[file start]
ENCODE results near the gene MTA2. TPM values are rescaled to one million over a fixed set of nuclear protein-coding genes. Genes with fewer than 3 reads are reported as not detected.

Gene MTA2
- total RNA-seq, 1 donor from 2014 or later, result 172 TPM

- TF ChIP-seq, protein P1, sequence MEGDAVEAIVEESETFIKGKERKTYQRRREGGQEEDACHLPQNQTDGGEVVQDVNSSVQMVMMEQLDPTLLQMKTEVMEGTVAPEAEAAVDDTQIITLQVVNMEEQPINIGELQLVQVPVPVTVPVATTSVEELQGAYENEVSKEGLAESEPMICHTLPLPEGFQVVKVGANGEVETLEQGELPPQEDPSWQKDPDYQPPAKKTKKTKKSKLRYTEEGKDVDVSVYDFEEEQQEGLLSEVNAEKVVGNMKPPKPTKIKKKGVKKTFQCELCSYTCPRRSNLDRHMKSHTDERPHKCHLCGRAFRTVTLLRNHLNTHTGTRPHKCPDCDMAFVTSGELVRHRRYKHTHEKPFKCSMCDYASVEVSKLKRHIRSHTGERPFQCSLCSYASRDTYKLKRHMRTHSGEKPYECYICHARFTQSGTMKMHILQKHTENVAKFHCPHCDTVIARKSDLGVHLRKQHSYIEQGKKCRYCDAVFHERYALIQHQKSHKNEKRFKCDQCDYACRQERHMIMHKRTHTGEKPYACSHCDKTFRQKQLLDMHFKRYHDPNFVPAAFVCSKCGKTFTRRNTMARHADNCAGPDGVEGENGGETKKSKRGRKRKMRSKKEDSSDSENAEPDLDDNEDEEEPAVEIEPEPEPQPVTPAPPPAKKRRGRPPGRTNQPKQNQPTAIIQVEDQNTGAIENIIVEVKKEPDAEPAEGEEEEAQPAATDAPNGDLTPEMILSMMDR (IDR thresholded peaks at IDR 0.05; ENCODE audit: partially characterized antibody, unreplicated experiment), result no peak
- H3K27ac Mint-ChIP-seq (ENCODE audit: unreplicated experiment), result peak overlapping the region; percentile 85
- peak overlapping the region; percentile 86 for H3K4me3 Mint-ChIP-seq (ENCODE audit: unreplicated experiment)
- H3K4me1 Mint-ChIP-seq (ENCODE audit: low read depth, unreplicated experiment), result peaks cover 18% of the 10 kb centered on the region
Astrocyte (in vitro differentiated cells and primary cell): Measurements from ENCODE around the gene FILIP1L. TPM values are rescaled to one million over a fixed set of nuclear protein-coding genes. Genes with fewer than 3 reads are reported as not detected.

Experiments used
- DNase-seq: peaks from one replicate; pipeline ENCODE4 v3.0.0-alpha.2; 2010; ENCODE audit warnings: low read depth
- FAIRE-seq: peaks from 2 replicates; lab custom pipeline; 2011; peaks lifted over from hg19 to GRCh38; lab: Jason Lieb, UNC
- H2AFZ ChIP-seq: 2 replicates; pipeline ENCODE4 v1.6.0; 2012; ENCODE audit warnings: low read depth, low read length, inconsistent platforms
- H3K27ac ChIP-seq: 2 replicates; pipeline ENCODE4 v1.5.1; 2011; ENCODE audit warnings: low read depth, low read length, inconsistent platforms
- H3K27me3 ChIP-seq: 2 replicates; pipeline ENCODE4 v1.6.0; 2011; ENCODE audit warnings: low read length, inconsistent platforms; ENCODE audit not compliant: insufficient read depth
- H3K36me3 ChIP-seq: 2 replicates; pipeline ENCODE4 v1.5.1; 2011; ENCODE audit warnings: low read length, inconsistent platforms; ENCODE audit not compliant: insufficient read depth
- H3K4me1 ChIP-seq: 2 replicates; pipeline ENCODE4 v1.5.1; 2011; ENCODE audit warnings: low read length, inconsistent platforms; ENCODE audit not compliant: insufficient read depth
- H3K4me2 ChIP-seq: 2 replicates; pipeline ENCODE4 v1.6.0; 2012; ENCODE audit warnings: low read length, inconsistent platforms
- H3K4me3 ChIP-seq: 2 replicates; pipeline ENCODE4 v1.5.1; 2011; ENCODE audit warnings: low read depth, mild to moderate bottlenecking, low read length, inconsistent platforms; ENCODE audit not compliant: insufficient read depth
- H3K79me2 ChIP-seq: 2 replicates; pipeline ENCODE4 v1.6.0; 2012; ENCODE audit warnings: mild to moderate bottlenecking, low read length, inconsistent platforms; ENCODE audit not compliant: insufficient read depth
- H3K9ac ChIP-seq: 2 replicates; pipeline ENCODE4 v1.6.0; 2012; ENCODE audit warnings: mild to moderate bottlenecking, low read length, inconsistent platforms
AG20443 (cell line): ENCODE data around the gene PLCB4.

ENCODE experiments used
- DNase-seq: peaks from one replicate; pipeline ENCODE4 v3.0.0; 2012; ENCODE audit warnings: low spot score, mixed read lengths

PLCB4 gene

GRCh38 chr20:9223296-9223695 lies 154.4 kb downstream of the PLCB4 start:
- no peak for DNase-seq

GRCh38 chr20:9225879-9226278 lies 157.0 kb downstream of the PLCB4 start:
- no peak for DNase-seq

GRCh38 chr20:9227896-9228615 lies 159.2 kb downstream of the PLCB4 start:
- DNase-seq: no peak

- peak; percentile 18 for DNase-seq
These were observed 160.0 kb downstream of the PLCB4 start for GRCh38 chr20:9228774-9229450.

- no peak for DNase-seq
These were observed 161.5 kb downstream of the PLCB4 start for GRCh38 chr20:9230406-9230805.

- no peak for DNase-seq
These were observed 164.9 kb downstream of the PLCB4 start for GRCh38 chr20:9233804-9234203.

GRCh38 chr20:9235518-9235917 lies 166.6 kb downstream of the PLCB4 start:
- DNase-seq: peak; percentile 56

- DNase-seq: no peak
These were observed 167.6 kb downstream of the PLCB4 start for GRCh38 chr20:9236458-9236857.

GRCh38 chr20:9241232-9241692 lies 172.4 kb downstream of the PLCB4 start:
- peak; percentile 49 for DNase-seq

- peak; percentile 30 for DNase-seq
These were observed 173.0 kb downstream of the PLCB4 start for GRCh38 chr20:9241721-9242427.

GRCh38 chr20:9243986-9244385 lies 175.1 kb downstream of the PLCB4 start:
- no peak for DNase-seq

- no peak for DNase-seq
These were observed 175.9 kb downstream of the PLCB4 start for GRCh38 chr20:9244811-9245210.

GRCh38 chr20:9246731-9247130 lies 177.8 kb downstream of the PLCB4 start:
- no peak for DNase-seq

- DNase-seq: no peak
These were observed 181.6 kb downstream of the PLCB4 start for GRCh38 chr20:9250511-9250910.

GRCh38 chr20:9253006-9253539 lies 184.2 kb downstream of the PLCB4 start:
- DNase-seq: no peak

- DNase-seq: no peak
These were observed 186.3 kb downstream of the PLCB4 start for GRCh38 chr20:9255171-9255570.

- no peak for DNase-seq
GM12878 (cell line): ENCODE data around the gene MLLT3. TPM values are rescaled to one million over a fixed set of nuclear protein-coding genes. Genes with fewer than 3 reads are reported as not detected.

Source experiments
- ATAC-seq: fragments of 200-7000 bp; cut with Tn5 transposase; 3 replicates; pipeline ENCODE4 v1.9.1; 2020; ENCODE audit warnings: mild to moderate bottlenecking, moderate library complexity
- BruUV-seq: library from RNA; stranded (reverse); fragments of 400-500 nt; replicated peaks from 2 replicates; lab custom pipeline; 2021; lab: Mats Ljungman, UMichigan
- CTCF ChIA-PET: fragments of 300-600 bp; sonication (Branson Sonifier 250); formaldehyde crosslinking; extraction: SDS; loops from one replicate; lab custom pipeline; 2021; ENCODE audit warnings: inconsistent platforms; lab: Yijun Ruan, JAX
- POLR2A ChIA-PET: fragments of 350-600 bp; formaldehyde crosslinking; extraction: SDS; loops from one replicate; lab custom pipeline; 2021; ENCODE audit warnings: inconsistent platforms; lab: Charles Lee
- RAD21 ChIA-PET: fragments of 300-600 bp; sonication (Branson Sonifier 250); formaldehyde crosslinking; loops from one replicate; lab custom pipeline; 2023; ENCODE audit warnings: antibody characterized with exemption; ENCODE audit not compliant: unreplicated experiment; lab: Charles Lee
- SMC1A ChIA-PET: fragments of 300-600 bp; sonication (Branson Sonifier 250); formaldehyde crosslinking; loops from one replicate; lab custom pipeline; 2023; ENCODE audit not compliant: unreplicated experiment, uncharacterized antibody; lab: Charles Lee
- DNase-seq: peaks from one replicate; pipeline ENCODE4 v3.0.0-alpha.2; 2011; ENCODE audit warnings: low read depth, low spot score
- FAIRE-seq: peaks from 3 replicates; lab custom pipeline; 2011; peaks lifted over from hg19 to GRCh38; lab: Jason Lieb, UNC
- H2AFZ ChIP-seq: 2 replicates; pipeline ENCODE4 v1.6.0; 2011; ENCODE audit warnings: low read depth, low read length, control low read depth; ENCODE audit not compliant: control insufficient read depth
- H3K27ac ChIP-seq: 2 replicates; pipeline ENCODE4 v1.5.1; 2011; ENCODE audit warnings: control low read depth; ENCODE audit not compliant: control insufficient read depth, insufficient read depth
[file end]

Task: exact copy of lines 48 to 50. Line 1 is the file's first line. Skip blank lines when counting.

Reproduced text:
These were observed 175.9 kb downstream of the PLCB4 start for GRCh38 chr20:9244811-9245210.

GRCh38 chr20:9246731-9247130 lies 177.8 kb downstream of the PLCB4 start:
- no peak for DNase-seq